Anxiety: What You Need to Know

My friend has panic attacks at work sometimes from the stress of her job.

Another one has them from working with her boss.

I consider myself lucky to have not had one in a few years, from what I can recall.

But I still remember what they feel like.

Now there is a self-help site dedicated to anxiety and phobias –

According to the site everybody experiences anxiety periodically also called “anxiety disorders.”

According to Dr. Carbonell these are the most treatable of the psychological problems.

“These problems do have solutions,” he said. “On the site you can get basic information about anxiety disorders and identify the particular problems you face, develop a plan and begin working at it.”

Once you’ve completed the work suggested in” First Steps” on the website you can read various self-help articles about different disorders there. They consist of practical understandings, suggestions, and techniques that Carbonell and his colleagues, use with clients of the Anxiety Treatment Center in Illinois.

Carbonell said the tips and ideas in the online newsletter are all designed to be supplements to ongoing work with a therapist, coach, or structured self-help program.

In the “First Steps” section you can compare your experiences with anxiety to those described then consult with your primary doctor.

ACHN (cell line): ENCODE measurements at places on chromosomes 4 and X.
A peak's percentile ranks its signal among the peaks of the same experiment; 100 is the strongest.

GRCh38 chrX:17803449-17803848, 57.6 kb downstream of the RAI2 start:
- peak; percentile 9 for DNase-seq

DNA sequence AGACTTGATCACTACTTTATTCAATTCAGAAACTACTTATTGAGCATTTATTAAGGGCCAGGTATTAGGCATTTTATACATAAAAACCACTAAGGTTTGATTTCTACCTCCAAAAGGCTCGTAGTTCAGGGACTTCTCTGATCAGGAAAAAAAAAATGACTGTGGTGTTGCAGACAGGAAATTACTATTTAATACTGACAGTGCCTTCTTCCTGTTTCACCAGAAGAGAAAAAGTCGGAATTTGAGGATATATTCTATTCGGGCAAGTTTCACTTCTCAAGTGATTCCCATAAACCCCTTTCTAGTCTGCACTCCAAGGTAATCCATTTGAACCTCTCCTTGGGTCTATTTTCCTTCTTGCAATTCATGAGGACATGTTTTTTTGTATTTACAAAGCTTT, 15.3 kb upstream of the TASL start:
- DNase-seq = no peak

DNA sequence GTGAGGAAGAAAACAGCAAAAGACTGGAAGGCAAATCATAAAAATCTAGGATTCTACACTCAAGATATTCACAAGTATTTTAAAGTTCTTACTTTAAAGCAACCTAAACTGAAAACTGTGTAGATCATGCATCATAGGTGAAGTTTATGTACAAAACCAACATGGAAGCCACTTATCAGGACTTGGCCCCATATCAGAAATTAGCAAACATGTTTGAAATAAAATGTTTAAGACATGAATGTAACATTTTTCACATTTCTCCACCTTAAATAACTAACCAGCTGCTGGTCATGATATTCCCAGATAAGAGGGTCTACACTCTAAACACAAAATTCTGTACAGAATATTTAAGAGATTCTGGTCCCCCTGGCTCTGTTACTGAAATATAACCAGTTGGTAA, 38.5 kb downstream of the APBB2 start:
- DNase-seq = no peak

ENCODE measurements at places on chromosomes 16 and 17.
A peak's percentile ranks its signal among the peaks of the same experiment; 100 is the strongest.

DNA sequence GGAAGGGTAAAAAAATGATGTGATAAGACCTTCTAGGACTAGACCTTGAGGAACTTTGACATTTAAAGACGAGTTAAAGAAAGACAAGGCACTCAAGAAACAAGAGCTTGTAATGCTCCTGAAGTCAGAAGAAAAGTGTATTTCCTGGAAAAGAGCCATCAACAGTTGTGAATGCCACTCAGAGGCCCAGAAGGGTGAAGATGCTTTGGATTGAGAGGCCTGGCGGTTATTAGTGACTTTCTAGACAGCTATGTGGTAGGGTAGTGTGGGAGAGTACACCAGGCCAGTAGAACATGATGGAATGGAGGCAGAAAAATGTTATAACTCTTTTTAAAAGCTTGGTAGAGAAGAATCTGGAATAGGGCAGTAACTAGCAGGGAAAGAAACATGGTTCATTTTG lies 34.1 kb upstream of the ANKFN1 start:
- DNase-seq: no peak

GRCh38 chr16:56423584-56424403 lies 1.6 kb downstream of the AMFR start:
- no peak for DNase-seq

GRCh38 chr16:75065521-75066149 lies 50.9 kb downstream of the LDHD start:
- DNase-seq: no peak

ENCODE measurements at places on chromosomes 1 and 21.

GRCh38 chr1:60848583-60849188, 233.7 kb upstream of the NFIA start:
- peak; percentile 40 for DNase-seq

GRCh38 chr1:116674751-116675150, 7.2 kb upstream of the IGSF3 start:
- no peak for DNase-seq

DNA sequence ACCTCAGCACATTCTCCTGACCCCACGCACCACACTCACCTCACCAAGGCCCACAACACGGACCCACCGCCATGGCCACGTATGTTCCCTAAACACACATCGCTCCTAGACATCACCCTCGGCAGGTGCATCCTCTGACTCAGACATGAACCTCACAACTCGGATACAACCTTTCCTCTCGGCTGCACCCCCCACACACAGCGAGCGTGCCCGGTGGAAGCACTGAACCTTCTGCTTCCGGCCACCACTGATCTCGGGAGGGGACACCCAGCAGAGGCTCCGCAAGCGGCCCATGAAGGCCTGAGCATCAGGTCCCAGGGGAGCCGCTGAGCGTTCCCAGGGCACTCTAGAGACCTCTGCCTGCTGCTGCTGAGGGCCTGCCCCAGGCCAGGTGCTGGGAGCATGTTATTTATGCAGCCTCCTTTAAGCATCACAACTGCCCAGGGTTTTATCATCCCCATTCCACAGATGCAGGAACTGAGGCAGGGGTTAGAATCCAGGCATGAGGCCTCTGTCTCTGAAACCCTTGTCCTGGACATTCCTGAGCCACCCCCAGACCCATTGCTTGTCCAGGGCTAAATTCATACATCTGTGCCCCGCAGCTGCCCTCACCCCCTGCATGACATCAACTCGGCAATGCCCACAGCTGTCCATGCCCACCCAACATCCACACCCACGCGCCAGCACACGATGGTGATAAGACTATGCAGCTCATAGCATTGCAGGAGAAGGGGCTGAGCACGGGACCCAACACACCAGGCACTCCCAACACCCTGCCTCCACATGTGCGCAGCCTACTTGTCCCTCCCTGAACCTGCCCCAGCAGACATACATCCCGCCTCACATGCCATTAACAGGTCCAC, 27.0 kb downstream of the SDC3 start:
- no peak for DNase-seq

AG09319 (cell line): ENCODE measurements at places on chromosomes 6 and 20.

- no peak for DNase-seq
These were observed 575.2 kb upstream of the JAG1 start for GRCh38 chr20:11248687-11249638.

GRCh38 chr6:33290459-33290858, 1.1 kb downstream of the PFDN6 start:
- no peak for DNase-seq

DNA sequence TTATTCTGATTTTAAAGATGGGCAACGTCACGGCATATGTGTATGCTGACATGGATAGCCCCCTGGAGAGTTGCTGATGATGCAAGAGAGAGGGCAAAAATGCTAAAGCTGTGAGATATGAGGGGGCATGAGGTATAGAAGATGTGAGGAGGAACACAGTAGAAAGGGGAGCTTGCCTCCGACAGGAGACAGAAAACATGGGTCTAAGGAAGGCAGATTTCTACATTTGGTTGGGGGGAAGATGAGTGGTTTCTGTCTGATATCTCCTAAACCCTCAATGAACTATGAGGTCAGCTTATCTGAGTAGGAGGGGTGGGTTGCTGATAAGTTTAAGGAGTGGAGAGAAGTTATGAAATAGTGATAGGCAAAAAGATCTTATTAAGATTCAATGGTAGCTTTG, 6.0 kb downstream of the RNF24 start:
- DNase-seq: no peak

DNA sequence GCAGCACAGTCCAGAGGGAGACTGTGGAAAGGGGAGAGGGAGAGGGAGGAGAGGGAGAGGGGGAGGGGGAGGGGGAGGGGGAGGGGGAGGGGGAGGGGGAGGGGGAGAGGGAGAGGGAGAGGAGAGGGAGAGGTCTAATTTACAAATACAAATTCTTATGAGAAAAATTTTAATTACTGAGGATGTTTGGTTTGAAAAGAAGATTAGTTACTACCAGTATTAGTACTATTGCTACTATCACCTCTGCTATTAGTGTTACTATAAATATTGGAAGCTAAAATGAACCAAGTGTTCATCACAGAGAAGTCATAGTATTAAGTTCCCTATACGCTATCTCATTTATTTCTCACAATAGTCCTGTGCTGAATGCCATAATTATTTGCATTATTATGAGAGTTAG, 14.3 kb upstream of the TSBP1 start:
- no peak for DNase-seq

“My experience in working with people and their fears about the doctor’s office is that to try to hide these fears and ‘tough it out’ almost always makes the anxiety worse,” said Carbonell. “If you just don’t know how to explain your problem so others will understand you might want to explain by likening it to claustrophobia.”

Carbonell recommends if you are having panic attacks and have never been tested for thyroid malfunction, you should get a test because thyroid problems can sometimes cause a person to have panic-like symptoms.

“My view is that most people with anxiety disorders are best served by cognitive behavioral treatment; that some will need medication in addition to this, and some will not, depending on the severity of their condition and their particular diagnosis; and that most people will be better off starting with the cognitive behavioral treatment first, and seeing how that works out for them before trying a medication treatment,” said Carbonell.

More information can be found at The Anxiety Disorders Association of America and the National Institute of Mental Health.

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